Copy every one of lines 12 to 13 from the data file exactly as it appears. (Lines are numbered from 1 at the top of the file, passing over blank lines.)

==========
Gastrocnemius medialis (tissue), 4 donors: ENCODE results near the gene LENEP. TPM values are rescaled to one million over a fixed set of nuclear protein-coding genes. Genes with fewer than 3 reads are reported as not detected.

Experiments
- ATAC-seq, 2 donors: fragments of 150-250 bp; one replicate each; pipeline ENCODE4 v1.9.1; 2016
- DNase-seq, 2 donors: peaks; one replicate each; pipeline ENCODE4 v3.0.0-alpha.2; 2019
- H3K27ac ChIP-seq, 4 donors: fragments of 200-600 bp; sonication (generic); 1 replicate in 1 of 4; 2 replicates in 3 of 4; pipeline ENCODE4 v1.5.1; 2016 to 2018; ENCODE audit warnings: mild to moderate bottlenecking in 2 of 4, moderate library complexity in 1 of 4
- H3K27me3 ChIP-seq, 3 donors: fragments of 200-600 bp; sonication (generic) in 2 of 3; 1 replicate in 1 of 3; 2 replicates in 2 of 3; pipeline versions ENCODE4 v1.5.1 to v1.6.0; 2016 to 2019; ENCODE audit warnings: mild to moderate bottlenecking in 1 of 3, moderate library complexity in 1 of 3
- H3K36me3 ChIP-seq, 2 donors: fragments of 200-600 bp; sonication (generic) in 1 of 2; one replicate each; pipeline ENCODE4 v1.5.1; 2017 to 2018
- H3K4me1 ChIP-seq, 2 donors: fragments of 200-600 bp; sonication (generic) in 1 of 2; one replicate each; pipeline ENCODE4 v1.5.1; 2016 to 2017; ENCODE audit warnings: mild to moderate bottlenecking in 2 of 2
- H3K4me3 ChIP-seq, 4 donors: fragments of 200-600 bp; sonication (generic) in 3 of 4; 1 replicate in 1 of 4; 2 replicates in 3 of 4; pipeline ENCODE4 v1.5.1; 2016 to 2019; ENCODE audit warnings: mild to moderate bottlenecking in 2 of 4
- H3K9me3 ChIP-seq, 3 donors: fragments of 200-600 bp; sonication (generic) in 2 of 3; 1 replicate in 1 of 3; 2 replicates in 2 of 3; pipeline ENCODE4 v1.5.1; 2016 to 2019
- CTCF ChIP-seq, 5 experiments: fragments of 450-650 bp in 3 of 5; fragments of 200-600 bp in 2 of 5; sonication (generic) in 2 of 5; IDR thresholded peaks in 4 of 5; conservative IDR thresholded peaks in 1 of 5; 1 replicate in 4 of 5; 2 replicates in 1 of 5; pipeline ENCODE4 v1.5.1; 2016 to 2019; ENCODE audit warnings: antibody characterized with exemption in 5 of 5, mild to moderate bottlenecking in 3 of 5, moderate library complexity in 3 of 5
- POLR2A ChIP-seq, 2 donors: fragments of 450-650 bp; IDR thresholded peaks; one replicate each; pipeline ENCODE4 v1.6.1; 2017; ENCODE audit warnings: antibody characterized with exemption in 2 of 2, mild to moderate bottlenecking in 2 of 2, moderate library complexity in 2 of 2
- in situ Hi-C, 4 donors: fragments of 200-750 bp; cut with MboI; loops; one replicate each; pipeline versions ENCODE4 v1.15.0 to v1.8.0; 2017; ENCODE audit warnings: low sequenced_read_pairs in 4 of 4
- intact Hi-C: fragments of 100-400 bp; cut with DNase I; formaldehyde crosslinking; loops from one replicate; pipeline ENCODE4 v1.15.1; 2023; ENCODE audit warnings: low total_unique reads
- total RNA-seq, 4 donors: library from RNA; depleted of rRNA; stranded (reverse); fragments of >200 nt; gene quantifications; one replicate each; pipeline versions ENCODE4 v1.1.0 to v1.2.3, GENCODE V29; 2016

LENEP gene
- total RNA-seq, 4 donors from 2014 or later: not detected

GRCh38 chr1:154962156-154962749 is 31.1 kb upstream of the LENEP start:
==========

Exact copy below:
- POLR2A ChIP-seq, 2 donors: fragments of 450-650 bp; IDR thresholded peaks; one replicate each; pipeline ENCODE4 v1.6.1; 2017; ENCODE audit warnings: antibody characterized with exemption in 2 of 2, mild to moderate bottlenecking in 2 of 2, moderate library complexity in 2 of 2
- in situ Hi-C, 4 donors: fragments of 200-750 bp; cut with MboI; loops; one replicate each; pipeline versions ENCODE4 v1.15.0 to v1.8.0; 2017; ENCODE audit warnings: low sequenced_read_pairs in 4 of 4